In 2009 CARFAC Sask. began a series of community consultations to identify issues of concern to Saskatchewan’s Indigenous artists. A qualified Indigenous professional was hired to facilitate these consultations and produce a document outlining industry standards for Saskatchewan Aboriginal Arts. In 2014 CARFAC Sask. hosted an Aboriginal Arts Symposium. The document was introduced and reviewed for public release. It was decided that the document “Industry Standards/Best Practices, Aboriginal Arts” should remain a living document to reflect the dynamic, ever evolving nature of contemporary Indigenous cultural practices. The document was sent to CARFAC national for dissemination throughout the national milieu. The position contract ended. The living document fell into a coma.
I was on the board of a national arts advocacy organization when the document was released. As the Aboriginal representative I was asked to explain why they should accept this document without consultation. When I joined this board the first thing made clear was that although I was representing the Aboriginal Region I was not there to advocate for aboriginal issues but to work for the board. I stayed for 5 years until organizational restructuring and unrealistic board expectations made it virtually impossible for me to continue. In 2018, The National Indigenous Media Arts Coalition (NIMAC), in partnership with the Independent Media Arts Alliance (IMAA) presented Listen, Witness, Transmit, the second Indigenous lead IMAA gathering in the history of both organizations. NIMAC acts as the Indigenous arm of IMAA but operates as a distinct organization with its own membership and mandate. The gathering took place at Wanuskewin Heritage Park. It was a powerfully soulful event that paid special respect to the matriarchs of Indigenous film. The director of the organization I had represented, a parallel organization to IMAA, took personal offence to jewelry featuring Cree word play and proceeded to write an op-ed decrying their personal offense. This triggered a rift within the organization that has effectively ended Indigenous representation on their board.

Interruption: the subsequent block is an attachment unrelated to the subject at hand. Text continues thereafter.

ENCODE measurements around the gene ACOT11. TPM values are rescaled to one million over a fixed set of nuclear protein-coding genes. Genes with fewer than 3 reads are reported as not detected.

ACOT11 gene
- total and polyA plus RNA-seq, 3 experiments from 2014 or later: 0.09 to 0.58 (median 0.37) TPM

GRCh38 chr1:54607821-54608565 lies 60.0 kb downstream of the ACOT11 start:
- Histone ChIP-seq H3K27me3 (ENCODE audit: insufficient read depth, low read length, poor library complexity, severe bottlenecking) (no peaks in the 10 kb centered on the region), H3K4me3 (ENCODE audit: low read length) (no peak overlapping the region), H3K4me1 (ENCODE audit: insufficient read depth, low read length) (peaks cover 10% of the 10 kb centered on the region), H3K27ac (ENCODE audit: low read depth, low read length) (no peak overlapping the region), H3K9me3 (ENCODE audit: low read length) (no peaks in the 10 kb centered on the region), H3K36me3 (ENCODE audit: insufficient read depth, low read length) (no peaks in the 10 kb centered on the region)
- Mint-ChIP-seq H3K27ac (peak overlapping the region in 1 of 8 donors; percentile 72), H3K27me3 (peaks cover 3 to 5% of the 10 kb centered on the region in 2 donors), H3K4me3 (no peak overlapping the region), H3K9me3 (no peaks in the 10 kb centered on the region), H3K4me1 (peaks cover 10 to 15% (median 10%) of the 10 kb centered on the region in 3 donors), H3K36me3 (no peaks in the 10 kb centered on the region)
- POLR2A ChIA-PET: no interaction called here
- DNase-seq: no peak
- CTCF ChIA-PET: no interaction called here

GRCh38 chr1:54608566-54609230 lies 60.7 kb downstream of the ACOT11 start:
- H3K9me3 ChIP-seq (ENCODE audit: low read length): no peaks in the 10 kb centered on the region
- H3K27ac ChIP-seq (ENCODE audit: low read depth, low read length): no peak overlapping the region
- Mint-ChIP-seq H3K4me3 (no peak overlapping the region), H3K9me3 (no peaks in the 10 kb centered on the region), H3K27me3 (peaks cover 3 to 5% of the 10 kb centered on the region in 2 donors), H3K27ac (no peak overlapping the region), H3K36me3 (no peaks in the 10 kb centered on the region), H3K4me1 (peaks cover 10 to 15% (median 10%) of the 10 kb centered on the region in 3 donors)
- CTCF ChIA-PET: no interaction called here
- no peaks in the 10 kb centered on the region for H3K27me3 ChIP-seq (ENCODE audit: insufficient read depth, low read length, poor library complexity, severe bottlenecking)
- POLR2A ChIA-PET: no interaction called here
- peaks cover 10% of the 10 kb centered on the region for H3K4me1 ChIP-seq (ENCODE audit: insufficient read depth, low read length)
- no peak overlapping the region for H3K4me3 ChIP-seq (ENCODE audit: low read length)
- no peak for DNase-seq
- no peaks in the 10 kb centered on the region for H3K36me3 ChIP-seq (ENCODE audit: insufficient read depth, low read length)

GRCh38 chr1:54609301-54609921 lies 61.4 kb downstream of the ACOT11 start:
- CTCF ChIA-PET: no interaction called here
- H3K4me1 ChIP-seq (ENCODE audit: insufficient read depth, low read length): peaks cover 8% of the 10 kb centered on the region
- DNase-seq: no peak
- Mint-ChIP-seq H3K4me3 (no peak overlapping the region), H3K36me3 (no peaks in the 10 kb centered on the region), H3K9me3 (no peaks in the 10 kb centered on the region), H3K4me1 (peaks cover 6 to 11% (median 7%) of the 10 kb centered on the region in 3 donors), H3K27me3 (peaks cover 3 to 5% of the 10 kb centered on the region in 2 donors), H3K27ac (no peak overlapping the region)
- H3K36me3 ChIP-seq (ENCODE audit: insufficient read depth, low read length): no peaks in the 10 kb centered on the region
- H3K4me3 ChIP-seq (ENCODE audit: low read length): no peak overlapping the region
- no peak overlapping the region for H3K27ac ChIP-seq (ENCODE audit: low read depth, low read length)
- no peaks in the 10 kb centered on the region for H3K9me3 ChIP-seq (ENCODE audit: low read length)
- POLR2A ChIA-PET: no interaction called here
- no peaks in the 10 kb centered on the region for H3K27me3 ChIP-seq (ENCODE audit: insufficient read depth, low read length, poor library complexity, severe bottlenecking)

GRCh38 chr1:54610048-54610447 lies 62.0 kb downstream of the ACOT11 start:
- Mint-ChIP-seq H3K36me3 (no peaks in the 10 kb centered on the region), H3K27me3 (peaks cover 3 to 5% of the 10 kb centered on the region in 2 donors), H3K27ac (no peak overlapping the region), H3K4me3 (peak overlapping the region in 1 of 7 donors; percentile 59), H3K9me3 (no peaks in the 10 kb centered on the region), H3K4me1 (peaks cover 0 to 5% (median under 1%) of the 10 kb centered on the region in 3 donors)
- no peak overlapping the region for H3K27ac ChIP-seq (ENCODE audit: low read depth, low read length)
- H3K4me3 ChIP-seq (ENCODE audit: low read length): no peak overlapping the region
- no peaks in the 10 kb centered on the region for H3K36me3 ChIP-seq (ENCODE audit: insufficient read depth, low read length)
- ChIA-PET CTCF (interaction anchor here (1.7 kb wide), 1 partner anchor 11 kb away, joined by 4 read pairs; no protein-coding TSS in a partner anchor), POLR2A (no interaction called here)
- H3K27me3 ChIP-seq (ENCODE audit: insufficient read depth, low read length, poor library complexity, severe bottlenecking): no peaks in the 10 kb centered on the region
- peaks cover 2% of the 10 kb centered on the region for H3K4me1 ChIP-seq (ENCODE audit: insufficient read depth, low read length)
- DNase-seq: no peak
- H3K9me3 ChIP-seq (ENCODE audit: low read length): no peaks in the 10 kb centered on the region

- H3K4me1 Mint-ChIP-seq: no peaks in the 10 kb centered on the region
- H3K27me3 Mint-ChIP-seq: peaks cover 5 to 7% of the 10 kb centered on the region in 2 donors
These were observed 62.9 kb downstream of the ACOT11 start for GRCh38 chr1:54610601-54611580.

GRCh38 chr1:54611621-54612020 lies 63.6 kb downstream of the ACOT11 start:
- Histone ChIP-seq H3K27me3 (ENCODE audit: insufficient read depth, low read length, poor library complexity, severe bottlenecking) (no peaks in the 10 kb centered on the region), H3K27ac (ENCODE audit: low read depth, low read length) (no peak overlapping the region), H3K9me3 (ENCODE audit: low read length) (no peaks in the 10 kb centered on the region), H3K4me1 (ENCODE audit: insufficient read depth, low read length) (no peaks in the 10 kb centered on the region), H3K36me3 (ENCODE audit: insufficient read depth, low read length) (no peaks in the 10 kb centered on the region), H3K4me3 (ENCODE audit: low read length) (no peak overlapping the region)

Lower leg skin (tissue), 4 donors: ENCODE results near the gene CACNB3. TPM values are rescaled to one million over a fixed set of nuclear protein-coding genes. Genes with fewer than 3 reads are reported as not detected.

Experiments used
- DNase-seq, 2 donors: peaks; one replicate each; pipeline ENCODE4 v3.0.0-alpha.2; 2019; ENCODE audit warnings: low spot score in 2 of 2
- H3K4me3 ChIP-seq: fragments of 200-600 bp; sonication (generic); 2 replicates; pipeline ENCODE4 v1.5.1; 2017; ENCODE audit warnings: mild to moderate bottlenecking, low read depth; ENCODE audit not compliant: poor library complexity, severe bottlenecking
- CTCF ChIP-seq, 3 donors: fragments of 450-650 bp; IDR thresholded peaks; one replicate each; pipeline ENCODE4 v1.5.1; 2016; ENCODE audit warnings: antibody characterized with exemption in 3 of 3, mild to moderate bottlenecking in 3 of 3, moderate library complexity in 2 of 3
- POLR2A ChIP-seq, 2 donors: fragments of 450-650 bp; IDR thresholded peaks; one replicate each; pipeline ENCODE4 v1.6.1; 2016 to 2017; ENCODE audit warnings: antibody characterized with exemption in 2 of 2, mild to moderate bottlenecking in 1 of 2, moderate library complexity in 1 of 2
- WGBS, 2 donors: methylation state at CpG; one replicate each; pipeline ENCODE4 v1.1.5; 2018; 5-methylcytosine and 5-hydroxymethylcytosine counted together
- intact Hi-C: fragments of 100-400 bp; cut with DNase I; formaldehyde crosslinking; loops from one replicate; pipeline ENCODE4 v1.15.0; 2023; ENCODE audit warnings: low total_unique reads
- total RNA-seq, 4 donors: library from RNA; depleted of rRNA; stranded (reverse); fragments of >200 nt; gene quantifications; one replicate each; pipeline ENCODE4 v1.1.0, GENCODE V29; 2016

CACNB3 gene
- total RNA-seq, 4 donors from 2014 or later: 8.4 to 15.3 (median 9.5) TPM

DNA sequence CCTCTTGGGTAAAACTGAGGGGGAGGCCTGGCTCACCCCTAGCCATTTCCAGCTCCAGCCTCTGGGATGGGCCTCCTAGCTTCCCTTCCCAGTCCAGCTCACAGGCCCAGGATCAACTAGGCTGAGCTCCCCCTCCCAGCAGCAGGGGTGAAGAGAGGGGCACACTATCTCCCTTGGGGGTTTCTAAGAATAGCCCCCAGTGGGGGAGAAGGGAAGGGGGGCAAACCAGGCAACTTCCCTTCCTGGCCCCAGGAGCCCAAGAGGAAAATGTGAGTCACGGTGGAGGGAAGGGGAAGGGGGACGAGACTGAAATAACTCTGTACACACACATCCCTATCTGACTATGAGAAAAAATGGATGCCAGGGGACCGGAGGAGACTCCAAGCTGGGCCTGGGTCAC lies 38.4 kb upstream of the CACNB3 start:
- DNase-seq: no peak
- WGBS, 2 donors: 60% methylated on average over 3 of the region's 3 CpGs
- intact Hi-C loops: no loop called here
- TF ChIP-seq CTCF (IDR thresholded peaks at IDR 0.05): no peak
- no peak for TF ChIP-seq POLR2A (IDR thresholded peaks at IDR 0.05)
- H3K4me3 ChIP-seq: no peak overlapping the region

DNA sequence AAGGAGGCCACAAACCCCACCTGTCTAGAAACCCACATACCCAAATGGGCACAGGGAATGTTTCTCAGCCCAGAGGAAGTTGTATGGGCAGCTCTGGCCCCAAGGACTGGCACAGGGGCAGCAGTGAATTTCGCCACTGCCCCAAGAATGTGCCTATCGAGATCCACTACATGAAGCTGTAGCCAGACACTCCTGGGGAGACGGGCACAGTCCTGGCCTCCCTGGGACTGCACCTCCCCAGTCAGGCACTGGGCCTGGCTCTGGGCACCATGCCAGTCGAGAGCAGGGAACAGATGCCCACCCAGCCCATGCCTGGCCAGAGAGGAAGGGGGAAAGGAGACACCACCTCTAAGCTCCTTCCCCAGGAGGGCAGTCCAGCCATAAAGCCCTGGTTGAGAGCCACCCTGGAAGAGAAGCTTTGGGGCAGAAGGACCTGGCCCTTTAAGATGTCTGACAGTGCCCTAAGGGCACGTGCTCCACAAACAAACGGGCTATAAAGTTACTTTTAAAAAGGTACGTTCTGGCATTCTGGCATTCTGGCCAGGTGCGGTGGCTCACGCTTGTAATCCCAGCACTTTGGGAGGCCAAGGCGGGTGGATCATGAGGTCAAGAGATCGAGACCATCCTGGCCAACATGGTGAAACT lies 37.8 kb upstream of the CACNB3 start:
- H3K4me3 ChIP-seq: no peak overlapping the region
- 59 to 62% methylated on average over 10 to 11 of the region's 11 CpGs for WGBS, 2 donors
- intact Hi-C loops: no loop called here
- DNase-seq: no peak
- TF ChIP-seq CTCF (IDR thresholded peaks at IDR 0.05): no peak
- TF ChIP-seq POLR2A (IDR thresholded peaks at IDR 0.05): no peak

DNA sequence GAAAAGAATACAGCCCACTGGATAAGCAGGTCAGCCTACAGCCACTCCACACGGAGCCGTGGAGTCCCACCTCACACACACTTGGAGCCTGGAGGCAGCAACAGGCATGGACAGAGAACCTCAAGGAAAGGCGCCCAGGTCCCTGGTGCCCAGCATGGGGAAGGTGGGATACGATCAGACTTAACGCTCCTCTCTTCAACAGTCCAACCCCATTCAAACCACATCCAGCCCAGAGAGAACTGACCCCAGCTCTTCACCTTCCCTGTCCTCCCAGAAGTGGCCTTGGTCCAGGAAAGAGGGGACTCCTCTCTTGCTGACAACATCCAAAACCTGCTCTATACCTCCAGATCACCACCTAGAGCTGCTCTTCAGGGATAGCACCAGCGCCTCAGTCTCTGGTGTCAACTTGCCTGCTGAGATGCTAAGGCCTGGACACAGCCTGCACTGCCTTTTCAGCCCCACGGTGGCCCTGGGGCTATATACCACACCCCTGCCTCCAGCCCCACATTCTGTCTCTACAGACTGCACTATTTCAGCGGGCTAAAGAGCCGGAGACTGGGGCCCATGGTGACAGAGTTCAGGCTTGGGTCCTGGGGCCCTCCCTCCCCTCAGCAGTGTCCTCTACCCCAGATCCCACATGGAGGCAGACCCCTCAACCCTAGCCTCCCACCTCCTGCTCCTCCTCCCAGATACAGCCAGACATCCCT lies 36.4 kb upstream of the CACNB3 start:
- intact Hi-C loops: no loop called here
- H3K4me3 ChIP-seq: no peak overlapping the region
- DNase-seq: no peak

It has been over a decade since the Truth and Reconciliation Commission first brought the trauma of Canada’s residential school system to the forefront of majority consciousness. Reconciliation, de-colonization, Indigenization all seem negotiable, tangible, attainable. There is hope and resistance in the air. Resistance to the continued history of colonization and oppression but also resistance to change.
Today we are in the midst of a climate apex. The RCMP are preparing to act on a corporate injunction to once again remove the Wet’suwet’en land defenders from their place. Reconciliation is a necessity if Canada truly intends to move past its colonial reality. The process has begun but it will not be easy. Change will take generations. Fundamentally, the road to reconciliation is dependent on our ability to form and nurture meaningful relationships with each other. After all “We are all our Relations”.
1. Arthur Manuel and Ronald Derrickson. 2017. Excerpt from: The Reconciliation Manifesto: Recovering the Land, Rebuilding the Economy. Toronto: James Lorimer
2. Government of Canada. Canada 150. 2018. Excerpt from: https://www.canada.ca/en/canadian-heritage/services/anniversaries-significance/2017/canada-150.html